Palisade Limited
      The Palisade is certainly a looker. Take the front end. There is a unique grille shape with a massive chrome surround, flanked by a split headlight arrangement. The Limited adds more a bit more chrome along with the windows and a set of 20-inch multi-spoke wheels. I think the abundance of chrome is a bit much. The interior could make some people at sister brand Genesis a bit envious. My Limited tester featured a suede headliner with openings for the dual glass roof panels; quilted door panels, and aluminum trim used throughout. Technology is another strong point to the Palisade. Similar to the Hyundai Sonata I drove earlier, the Palisade Limited comes with a reconfigurable 12.3-inch gauge display and a 10.2-inch infotainment system. Both are vibrant and easy to read even in direct sunlight. Hyundai's infotainment system still leads the way in being easy to use. Space is plentiful for front and second-row passengers. Third-row passengers get short-changed on legroom and seat padding. Limited and SEL come with seating for seven, while the base SE seats up to eight. Cargo space is in the mid-pack with 18 cubic feet with all seats up, 45.8 with the third-row folded, and 84 with all seats folded. The Palisade comes with a 3.8L V6 producing 291 horsepower and 269 pound-feet of torque. An eight-speed is teamed with either front-wheel or all-wheel drive. My tester had the latter. I never felt that I was looking for more power from the V6. Whether I leaving from a stop or needing to make a pass, the V6 and eight-speed automatic delivered a smooth and steady stream of power. Fuel economy is average for three-row crossovers. EPA says the Palisade AWD will return 19 City/24 Highway/21 Combined. I saw 22 in my week-long test. Ride quality could rival some luxury sedans as various road imperfections seem to be ironed out. Road and wind noise is almost non-existent. To be clear, the Palisade isn't trying to be any sort of sporty crossover. But I was surprised at how well it minimizes body roll when on a winding road. Considering Hyundai's past attempts at a large three-row crossover, the Palisade is a clear winner. The interior is class-leading, it offers a pleasant ride, performance is smooth, and the trademark value proposition is here. The Limited seen here comes in at just under $48,000 with destination. What may set some away is the Palisade's styling, which I'll admit I did like for the most part. Disclaimer: Hyundai Provided the Venue and Palisade; Insurance, and One Tank of Gas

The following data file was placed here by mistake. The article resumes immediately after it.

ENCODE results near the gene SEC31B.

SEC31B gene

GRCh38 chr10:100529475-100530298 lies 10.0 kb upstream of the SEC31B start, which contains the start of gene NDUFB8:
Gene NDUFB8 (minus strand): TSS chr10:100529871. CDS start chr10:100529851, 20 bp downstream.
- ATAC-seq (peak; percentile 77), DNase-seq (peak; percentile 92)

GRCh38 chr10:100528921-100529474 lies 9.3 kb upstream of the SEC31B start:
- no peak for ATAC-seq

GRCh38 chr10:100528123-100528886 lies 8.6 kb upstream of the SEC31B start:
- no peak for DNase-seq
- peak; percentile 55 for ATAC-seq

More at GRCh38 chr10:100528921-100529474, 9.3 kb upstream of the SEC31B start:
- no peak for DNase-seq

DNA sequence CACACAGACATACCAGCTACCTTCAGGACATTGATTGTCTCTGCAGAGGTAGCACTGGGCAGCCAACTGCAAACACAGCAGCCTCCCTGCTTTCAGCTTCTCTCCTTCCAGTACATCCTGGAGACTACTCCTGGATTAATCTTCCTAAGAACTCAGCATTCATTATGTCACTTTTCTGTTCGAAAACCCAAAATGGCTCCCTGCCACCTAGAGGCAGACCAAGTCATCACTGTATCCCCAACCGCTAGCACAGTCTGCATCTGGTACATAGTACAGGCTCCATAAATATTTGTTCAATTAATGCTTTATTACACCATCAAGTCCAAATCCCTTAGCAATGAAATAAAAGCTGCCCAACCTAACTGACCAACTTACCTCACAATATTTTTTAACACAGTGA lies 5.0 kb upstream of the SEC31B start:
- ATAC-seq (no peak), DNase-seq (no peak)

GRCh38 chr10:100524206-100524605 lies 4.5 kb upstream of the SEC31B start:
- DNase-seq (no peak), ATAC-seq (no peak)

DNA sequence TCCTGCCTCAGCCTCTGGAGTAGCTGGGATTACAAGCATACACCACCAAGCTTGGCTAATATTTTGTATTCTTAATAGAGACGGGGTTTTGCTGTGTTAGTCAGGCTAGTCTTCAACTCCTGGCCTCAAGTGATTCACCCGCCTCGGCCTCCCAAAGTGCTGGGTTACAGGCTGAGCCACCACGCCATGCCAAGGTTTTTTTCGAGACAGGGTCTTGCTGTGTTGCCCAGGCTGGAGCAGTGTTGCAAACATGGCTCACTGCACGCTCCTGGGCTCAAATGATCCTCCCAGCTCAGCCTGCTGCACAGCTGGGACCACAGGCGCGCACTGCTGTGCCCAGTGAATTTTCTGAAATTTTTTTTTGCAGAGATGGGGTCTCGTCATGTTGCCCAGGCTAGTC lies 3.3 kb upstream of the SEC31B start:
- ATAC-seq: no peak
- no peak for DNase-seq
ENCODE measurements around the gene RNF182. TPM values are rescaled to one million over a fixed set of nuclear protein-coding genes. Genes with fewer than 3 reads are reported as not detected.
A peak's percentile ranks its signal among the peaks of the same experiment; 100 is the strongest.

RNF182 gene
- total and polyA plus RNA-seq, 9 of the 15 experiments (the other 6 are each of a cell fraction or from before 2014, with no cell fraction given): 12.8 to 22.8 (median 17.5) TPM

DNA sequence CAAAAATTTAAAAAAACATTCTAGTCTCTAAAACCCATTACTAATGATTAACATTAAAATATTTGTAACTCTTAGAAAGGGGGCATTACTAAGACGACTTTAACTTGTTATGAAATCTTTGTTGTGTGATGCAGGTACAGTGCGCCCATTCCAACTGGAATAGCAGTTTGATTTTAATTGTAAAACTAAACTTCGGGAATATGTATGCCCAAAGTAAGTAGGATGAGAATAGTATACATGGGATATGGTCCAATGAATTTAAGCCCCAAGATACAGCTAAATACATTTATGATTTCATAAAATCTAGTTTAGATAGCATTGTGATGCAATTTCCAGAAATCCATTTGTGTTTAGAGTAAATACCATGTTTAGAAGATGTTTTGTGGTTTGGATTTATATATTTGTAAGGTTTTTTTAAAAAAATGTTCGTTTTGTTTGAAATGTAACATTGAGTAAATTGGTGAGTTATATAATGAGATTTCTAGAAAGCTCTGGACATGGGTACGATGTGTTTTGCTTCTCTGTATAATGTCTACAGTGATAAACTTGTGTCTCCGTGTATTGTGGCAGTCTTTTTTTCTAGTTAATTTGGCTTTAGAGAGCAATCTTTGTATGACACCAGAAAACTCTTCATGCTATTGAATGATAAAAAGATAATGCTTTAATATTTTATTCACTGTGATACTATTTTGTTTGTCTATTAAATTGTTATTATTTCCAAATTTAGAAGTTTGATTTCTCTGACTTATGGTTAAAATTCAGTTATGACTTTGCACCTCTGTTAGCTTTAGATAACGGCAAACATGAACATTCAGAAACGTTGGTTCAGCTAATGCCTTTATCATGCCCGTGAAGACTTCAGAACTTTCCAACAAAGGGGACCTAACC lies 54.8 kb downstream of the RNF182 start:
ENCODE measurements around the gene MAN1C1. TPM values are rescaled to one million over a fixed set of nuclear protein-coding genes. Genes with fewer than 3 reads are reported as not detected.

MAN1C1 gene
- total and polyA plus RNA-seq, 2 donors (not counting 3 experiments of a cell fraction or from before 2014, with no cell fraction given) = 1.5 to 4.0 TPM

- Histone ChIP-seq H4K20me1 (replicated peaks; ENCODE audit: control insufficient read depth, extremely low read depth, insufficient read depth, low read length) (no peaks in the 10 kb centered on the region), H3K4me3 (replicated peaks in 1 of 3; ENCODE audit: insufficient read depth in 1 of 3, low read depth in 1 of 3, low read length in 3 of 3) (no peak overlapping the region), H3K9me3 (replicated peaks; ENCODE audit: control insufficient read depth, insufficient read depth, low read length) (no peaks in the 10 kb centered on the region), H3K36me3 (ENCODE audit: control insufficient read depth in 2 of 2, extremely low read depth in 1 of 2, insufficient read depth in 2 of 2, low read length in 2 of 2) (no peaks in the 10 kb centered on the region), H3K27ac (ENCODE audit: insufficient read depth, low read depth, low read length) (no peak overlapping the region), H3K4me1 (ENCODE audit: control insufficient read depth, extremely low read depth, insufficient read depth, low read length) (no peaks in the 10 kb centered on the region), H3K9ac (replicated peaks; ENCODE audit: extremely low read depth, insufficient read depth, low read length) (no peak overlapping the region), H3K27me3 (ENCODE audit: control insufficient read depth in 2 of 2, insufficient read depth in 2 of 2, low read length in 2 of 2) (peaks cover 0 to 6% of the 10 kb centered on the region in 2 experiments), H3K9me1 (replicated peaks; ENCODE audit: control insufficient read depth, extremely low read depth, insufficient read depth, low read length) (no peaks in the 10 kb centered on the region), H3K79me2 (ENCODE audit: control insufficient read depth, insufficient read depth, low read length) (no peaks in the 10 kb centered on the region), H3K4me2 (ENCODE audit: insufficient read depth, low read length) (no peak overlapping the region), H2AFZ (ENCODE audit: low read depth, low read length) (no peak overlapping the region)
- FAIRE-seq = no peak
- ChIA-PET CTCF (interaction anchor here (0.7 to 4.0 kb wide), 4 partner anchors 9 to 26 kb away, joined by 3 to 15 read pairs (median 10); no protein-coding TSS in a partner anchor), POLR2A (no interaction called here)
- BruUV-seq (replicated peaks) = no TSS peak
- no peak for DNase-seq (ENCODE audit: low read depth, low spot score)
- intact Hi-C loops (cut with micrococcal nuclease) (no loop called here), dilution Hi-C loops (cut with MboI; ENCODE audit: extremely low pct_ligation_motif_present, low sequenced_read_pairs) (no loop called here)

Year: 2020
      Make: Hyundai
      Model: Venue
      Trim: SEL
      Engine: 1.6L DPI Four-Cylinder
      Driveline: Front-Wheel Drive, CVT
      Horsepower @ RPM: 121 @ 6,300
      Torque @ RPM:  113 @ 4,500
      Fuel Economy: City/Highway/Combined - 30/34/32
      Curb Weight: 2,732 lbs
      Location of Manufacture: Ulsan, South Korea
      Base Price: $19,250
      As Tested Price: $23,405 (Includes $1,120.00 Destination Charge)
      Options:
      Premium Package - $1,750.00
      Convenience Package - $1,150.00
      Carpeted Floor Mats - $135.00
      Year: 2020
      Make: Hyundai
      Model: Palisade
      Trim: Limited AWD
      Engine: 3.8L GDI D-CVVT 24-Valve V6
      Driveline: Eight-Speed Automatic, All-Wheel Drive
      Horsepower @ RPM: 291 @ 6,000
      Torque @ RPM: 262 @ 5,200
      Fuel Economy: City/Highway/Combined - 19/24/21
      Curb Weight: 4,387 lbs
      Location of Manufacture: Ulsan, South Korea
      Base Price: $46,625
      As Tested Price: $47,905 (Includes $1,120.00 Destination Charge)
      Options:
      Carpeted Floor Mats - $160.00

      View full article